On Tuesday, July 26, 2022, Grow Asia and Padang & Co hosted the second webinar of their Digital Learning series for 2022, on climate-smart agriculture, regenerative agriculture, and nature-based solutions. The aim of the webinar was to contextualise different regional experiences in order to tease out implications for Southeast Asia on these critical elements of agri-food sustainable transitions, to develop a roadmap for action. The online event was attended by over 100 practitioners in the agri-food space in Southeast Asia and Europe, including representation from academia, private sector, government, civil society organisations (CSOs), investors, donor agencies, and consulting and research agencies.
The event began with a presentation by Ms. Alexia Semov, Community Lead for Food and Nature at the World Economic Forum, on the recently published report, Transforming Food Systems with Farmers: A Pathway for the EU. This report was written as part of the broader effort of the 100 Million Farmers’ EU Carbon+ Farming Coalition. Its main finding is that the majority of EU farmer base faced five common challenges in scaling climate-smart agricultural solutions: challenging farm economics, lack of awareness, uneven technology adoption, and fragmentation of policies at the national level. These resonate with challenges observed in Southeast Asia but could require different redressal mechanisms.
This was followed by an hour-long panel discussion, moderated by Shivin Kohli, Senior Manager at AlphaBeta. Speakers included:
- Dimas Fauzi, Research Associate at the Stockholm Environment Institute
- Erika Balzarelli, Founder of The Sustainable Smallholder
- Patricia Chu, Managing Director at Mana Impact Partners
- Alexia Semov, Community Lead, Food and Nature at the World Economic Forum
The discussion explored different aspects of climate-smart agriculture, including clarifying key concepts, discussing the importance of innovation and finance for these solutions from a Southeast Asia perspective, and underscoring the need to build greater resilience in food systems despite prevailing economic conditions. The main takeaways were:
- Many definitions, one objective: Climate-smart agriculture, agro-ecology, regenerative agriculture, and nature-based solutions vary in their definition and use, but are all essentially different aspects of nature-positive agriculture, which seeks to make positive contributions to natural capital through primary agricultural production methods as opposed to traditional nature-negative methods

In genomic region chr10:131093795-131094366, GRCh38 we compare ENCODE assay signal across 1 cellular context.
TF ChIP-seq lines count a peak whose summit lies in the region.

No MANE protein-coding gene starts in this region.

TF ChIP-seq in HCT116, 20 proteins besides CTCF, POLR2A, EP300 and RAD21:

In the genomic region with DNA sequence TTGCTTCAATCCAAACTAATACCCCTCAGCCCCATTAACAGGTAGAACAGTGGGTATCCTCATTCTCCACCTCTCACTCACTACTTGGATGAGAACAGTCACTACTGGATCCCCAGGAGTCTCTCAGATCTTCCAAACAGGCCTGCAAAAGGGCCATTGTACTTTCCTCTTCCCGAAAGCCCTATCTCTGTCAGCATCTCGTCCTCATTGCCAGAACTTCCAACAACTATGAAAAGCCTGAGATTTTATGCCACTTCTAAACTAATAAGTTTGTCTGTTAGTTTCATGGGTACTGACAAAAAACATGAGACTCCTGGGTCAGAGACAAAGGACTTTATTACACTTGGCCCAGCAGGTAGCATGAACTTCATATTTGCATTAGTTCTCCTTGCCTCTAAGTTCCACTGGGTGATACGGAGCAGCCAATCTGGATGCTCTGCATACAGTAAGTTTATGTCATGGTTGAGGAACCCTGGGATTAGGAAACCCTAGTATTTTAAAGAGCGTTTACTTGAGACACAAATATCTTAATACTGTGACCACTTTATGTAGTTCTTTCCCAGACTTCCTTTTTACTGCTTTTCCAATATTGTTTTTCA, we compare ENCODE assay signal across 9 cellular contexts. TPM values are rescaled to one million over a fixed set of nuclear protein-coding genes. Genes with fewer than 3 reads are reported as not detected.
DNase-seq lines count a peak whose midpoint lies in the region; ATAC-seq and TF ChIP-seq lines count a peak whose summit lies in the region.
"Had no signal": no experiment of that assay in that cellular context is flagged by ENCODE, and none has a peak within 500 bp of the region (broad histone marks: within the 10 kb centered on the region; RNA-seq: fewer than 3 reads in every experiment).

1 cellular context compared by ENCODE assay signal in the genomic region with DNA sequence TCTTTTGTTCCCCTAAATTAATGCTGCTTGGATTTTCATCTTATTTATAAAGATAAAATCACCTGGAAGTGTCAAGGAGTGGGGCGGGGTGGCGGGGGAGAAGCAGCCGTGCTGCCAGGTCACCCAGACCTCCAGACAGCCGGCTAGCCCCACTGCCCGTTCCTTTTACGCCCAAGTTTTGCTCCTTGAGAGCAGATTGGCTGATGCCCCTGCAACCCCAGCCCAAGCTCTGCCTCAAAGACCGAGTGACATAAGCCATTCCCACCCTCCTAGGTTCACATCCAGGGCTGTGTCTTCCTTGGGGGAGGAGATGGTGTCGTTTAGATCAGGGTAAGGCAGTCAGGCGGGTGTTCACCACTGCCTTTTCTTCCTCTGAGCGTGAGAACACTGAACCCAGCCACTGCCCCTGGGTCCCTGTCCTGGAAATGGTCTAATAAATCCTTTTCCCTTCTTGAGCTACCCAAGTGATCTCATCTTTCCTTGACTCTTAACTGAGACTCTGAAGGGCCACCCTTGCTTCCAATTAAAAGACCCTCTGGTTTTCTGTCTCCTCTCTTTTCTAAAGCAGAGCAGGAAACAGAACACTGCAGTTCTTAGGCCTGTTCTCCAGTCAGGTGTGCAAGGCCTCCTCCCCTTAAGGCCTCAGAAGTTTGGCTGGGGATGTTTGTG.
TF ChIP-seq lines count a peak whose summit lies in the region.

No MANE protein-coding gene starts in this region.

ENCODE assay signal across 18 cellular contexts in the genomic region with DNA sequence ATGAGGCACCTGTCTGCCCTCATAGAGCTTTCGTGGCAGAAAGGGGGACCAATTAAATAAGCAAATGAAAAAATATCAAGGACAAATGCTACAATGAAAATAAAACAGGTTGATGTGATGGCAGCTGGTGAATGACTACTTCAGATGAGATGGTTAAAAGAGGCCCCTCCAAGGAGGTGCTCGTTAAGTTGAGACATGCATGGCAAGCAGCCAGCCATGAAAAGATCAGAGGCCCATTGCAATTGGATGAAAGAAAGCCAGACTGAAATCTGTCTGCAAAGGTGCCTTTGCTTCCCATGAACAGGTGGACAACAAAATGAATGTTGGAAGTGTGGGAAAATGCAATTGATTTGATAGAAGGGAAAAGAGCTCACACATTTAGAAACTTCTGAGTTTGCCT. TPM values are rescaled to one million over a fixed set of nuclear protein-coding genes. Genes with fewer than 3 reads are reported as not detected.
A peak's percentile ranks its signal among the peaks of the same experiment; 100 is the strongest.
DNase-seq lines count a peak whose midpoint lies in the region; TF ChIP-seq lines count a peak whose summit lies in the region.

- Involving the smallholder is critical to scaling solutions: Climate-smart agriculture has the potential to increase smallholder productivity and profitability, and there are use cases already active across countries in Southeast Asia and commodities (e.g., coffee, coconut). The single common success factor in these ventures is involving the smallholder through the design, financing, and implementation of these solutions.
- Unlocking capital requires solving a few key challenges: While impact investors are interested in funding these solutions, there remain a few barriers to unlocking sufficient public and private capital to accelerate the adoption of climate-smart agricultural techniques. These include de-risking their novel revenue models, addressing challenges in monitoring and reporting, and reducing the current “premium” associated with produced commodities through a combination of policy and market measures.
- Biodiversity and climate risks are long-term in nature: Although many short-term economic crises are disrupting food supply chains and commodity dynamics, including uneven recovery from the pandemic and the conflict in Ukraine, biodiversity and climate risks are inherently longer-term in nature and require swift redressal today. For instance, as much as 50% of GDP globally is at risk of disruption from biodiversity loss, with agriculture being the sector facing the greatest disruption. Building a sustainable food system is therefore not only critical to address these long-term risks but will also introduce greater resilience to short-term disruptions.
Click the below to access Grow Asia’s Digital Learning Series library, to which the video of this session will be uploaded soon. If you are interested in working with us on this topic, please reach out to Shivin Kohli for more.